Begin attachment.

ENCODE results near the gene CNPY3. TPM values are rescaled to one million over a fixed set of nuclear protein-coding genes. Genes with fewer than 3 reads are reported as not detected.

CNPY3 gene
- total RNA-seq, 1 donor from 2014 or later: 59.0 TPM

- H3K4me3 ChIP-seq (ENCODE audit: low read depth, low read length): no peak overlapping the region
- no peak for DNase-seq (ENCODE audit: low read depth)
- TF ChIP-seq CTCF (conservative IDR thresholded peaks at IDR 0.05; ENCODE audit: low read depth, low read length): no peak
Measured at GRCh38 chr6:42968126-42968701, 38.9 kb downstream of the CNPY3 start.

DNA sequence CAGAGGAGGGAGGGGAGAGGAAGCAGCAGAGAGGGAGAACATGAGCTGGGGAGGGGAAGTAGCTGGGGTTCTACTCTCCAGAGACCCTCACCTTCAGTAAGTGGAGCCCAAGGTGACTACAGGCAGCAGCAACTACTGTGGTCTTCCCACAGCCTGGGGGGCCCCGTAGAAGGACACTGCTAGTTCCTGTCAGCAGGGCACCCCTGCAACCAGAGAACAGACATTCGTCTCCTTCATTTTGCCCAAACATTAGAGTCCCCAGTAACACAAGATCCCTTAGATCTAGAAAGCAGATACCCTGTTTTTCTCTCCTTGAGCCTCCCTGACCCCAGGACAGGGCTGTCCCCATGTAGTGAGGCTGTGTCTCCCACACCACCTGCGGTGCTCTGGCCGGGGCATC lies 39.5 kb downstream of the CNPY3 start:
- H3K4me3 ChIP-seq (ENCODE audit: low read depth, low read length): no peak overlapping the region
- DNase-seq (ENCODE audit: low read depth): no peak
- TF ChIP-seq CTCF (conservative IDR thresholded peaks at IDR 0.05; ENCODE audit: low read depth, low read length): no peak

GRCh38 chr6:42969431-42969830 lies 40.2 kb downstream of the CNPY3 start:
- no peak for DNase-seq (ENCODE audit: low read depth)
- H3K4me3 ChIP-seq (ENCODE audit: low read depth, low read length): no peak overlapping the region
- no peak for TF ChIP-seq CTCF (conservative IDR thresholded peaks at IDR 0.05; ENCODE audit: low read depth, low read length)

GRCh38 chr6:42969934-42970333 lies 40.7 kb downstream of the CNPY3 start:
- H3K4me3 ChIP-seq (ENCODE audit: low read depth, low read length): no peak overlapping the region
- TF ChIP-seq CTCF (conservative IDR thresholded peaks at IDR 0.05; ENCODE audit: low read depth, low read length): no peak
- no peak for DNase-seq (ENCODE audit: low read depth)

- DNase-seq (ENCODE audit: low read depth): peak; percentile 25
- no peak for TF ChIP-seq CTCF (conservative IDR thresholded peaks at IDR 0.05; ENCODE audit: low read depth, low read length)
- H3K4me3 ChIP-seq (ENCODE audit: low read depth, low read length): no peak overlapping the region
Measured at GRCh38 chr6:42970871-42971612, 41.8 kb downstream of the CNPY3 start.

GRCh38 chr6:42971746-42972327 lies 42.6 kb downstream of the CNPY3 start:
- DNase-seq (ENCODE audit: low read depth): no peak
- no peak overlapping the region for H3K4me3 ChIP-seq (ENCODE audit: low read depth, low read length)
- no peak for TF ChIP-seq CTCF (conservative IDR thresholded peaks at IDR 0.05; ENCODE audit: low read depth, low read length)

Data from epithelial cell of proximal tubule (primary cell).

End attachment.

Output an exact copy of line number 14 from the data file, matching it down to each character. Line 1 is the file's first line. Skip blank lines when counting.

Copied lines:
- H3K4me3 ChIP-seq (ENCODE audit: low read depth, low read length): no peak overlapping the region